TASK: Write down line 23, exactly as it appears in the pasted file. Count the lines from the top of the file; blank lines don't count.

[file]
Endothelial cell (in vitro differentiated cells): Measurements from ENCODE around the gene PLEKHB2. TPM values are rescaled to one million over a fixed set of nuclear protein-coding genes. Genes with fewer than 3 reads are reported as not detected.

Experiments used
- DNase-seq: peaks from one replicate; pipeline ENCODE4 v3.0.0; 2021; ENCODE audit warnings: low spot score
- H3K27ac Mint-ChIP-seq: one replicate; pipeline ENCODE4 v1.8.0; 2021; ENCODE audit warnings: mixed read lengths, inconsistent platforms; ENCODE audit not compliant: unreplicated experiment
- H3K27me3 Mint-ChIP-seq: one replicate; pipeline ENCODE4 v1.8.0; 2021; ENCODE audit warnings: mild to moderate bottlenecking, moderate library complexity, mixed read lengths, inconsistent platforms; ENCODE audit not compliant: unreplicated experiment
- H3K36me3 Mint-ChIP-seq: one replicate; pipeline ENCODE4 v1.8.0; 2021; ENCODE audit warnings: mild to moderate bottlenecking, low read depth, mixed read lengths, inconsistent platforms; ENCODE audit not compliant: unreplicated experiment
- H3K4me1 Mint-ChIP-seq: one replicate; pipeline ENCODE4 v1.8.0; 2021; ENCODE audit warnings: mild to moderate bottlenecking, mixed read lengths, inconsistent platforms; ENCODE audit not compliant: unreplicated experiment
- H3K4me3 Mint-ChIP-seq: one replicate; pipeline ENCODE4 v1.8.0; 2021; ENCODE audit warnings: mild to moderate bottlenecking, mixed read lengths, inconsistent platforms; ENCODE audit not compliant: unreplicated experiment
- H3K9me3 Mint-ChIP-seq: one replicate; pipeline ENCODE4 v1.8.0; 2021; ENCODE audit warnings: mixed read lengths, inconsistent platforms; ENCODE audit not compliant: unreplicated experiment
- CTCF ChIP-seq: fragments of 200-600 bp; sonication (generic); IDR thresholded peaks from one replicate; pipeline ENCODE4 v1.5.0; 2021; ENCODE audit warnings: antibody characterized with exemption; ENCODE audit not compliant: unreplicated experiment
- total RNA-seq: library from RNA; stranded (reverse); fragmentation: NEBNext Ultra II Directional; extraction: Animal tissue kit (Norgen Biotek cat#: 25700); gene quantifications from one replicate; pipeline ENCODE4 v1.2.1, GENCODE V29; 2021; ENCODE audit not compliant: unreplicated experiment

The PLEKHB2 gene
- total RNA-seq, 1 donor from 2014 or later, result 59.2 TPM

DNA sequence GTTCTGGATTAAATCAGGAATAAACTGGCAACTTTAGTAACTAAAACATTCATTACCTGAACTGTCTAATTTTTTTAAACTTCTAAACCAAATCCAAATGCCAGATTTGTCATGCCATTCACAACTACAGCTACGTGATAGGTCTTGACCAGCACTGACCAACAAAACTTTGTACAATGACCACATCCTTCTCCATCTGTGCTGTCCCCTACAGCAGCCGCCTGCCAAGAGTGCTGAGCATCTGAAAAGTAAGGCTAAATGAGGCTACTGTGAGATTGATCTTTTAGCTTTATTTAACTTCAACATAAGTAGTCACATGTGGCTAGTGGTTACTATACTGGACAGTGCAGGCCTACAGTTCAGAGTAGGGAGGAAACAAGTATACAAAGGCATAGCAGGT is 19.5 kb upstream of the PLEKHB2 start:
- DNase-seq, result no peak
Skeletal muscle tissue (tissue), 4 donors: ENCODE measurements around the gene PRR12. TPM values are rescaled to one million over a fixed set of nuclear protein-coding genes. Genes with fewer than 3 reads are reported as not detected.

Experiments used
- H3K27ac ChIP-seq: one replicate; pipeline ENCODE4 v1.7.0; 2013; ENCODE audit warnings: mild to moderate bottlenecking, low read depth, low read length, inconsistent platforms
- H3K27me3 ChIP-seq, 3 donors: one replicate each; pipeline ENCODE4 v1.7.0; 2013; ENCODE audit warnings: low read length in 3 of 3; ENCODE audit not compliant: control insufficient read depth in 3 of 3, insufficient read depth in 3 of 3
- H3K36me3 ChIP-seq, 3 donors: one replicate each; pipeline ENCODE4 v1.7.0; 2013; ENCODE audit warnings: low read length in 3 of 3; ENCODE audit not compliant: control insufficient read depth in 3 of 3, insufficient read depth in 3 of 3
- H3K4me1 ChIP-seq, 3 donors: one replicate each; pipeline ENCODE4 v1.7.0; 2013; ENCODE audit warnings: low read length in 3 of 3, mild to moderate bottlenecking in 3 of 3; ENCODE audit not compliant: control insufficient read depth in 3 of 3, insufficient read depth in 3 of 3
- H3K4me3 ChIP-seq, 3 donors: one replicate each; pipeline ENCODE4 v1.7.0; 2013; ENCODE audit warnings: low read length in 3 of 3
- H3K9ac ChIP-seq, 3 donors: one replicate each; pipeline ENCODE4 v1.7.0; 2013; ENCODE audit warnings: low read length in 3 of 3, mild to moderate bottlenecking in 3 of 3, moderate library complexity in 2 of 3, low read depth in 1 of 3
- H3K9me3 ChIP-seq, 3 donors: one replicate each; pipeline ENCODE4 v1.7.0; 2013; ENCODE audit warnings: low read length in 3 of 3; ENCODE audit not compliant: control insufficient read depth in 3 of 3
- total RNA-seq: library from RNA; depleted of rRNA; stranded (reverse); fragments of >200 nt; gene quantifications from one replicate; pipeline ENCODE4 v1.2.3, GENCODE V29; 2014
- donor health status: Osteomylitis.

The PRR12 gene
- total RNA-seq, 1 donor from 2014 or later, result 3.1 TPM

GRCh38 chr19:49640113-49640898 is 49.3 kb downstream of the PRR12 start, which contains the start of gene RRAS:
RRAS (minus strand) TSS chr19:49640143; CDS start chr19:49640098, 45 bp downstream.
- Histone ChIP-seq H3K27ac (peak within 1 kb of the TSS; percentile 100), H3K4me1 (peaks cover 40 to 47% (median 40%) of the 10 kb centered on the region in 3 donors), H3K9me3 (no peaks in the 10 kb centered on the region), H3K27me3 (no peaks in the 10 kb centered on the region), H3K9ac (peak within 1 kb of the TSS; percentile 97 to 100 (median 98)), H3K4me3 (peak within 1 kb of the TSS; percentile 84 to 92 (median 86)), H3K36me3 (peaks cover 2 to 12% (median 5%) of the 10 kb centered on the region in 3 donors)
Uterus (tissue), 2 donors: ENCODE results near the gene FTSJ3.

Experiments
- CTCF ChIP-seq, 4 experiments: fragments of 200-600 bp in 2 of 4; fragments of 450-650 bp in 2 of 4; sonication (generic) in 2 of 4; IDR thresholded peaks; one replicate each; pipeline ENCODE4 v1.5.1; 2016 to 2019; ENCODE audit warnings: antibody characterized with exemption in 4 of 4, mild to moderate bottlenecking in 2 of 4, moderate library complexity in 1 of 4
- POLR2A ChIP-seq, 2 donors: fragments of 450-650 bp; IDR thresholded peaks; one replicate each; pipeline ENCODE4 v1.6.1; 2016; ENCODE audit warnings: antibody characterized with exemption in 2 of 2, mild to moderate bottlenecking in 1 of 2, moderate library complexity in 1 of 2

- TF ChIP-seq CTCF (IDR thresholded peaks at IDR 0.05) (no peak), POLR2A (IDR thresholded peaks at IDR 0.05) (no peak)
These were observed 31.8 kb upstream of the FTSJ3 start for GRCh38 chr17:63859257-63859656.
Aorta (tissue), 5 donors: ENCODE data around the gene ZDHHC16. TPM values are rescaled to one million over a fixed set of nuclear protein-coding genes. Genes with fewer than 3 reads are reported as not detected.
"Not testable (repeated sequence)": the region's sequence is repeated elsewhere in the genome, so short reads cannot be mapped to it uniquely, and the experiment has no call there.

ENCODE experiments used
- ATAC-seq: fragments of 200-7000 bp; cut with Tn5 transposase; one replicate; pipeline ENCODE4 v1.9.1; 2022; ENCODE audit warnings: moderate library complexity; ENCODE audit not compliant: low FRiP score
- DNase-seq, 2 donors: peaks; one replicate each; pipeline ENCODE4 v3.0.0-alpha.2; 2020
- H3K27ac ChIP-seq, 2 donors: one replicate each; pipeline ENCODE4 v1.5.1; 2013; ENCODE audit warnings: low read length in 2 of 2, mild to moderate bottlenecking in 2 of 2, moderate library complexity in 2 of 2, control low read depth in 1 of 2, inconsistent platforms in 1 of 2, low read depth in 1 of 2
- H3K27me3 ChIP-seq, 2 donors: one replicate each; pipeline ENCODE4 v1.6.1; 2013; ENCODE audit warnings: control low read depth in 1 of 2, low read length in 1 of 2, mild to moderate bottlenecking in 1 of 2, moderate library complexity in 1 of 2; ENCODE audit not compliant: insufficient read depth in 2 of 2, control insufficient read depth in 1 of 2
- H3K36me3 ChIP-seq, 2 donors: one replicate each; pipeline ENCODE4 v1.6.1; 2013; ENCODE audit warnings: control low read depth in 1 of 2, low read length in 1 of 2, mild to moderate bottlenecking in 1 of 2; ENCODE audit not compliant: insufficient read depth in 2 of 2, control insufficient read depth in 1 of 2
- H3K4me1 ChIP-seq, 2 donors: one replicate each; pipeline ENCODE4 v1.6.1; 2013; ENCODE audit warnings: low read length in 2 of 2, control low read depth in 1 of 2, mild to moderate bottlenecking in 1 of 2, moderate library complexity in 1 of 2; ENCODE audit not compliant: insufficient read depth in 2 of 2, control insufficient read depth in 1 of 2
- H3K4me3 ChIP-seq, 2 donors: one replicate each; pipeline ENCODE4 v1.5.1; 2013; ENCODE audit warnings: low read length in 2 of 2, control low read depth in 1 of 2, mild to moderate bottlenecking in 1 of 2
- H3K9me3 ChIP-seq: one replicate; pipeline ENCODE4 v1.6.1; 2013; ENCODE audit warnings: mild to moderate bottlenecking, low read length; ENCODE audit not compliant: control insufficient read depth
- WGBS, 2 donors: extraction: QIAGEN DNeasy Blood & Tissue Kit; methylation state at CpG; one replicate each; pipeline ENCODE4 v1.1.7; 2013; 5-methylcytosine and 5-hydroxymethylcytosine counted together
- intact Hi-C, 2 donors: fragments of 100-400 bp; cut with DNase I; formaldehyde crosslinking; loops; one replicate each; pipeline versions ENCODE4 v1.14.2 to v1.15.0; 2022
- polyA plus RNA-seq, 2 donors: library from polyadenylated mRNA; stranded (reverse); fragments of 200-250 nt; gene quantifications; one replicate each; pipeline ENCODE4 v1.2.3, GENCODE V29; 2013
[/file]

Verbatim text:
- H3K9ac ChIP-seq, 3 donors: one replicate each; pipeline ENCODE4 v1.7.0; 2013; ENCODE audit warnings: low read length in 3 of 3, mild to moderate bottlenecking in 3 of 3, moderate library complexity in 2 of 3, low read depth in 1 of 3